It is not surprising that AWARE is so vehement in its defence of HPB's FAQs, given its similar push in 2009 as well as last year (see "Health Promotion Board on Homosexuality" and "AWARE's Sexual Indoctrination Agenda"). Indeed, one would wonder whether AWARE was among the "professional counsellors" who helped put the FAQ together.

Nevertheless, issues like these should always be addressed on their merits, and it is to these we now turn. 

The thrust of AWARE's argument, as well as the HPB FAQs, goes broadly as follows: since homosexuality and bisexuality are not mental disorders, and yet homosexuals and bisexuals experience high levels of physical and mental health problems, any mental health problems must be due to stigmatisation. It follows then that homosexual lifestyles should be normalised

Does this accord with the data?

Reality is far more complicated than the straightforward narrative proposed by AWARE. 

Ill-targeted angle
At the outset, it is important to note that the angle of AWARE's article is ill-targeted. The role of HPB on issues of public health is not in question. Neither is the role of HPB "to promote the physical and mental health of all members of society equally" in doubt.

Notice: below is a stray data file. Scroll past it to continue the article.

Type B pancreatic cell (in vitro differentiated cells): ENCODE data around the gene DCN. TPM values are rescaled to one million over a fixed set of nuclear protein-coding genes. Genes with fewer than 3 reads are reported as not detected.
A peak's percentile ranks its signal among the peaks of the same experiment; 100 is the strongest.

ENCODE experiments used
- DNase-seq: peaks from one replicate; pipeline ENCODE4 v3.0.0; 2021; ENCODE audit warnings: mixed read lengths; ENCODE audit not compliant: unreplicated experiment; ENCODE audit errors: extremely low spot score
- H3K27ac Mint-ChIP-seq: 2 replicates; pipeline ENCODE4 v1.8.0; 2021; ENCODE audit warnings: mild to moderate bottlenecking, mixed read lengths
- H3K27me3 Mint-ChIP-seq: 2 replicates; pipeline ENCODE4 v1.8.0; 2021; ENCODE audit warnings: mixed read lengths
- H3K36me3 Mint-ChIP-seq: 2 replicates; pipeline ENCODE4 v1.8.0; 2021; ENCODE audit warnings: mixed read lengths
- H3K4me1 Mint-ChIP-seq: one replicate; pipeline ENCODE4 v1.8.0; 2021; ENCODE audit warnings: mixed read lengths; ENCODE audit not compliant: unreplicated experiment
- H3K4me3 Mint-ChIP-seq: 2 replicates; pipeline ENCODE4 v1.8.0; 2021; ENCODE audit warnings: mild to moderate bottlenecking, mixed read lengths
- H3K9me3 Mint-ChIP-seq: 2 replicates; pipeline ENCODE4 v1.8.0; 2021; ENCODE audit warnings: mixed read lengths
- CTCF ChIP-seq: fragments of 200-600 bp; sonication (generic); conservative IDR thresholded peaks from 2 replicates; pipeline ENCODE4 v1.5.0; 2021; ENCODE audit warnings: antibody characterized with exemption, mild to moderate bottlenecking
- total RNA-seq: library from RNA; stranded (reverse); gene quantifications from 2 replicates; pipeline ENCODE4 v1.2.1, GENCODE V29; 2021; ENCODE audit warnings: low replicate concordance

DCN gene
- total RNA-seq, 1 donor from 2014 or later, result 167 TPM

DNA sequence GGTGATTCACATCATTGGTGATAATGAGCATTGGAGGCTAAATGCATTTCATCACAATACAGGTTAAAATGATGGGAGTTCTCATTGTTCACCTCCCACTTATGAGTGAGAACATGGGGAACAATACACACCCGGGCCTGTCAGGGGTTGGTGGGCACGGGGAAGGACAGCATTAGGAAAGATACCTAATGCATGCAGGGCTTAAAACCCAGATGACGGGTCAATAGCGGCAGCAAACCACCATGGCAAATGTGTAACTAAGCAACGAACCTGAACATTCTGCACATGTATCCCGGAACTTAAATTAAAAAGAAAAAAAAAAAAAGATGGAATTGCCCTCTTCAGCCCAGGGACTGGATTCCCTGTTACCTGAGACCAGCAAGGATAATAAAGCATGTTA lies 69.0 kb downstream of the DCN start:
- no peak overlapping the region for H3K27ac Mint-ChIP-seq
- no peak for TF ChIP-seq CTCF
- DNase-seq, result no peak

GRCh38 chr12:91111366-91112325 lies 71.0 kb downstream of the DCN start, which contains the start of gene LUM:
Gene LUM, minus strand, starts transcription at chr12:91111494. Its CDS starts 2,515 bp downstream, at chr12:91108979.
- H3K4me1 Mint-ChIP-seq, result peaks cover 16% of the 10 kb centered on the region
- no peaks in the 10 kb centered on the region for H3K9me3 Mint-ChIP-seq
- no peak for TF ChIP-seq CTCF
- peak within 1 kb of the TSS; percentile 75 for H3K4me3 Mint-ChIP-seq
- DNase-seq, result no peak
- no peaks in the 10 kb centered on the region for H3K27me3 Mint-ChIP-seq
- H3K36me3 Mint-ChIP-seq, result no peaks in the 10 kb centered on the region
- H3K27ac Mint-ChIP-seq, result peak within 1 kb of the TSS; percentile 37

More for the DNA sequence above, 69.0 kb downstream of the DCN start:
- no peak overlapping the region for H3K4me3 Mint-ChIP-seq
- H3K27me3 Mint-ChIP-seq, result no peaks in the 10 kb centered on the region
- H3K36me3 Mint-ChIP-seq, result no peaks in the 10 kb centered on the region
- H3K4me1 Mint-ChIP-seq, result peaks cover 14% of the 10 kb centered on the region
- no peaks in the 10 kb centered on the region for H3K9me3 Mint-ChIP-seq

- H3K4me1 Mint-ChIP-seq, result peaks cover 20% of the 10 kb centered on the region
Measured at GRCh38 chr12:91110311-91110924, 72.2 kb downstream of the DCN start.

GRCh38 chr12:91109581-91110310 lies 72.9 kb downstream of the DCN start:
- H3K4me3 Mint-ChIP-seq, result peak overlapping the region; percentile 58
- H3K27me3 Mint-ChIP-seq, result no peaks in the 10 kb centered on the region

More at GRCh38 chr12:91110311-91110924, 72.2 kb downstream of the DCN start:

Criticisms of HPB's FAQs so far have instead focused on particular responses and positions taken, some of which were discussed, for example, in the previous post titled "Health Promotion Board on Homosexuality" as well as Lawrence Khong's "HPB's sexuality FAQs undermine family" (6 February 2014) published next to AWARE's article.

Is homosexuality a mental disorder?
Without conclusively addressing the question whether homosexuality is a mental disorder, there are a few points of note.

Politicisation of the question. As discussed in a previous post, the issue of homosexuality has been so heavily politicised that scientific objectivity has been severely compromised, as with the American Psychiatric Association in 1973. The American Psychological Association followed suit in 1975. According to former president Dr. Nicholas Cummings, unbiased open research "was never done" and "[the] gay rights movement sort of captured the APA". Notably, the World Health Organization waited almost 20 years before removing homosexuality from its own list, following their trend. The Chinese did so in 2001. The position taken by the Royal College of Psychiatrists appears in turn to be based on the decisions of both the American Psychiatric Association and the World Health Organization. N.E. Whitehead, writes in "Homosexuality and Mental Health Problems":

In conclusion, then, if we ask the question "Is mental illness inherent in the homosexual condition?" the answer would have to be "Further research–uncompromised by politics –should be carried out to honestly evaluate this issue."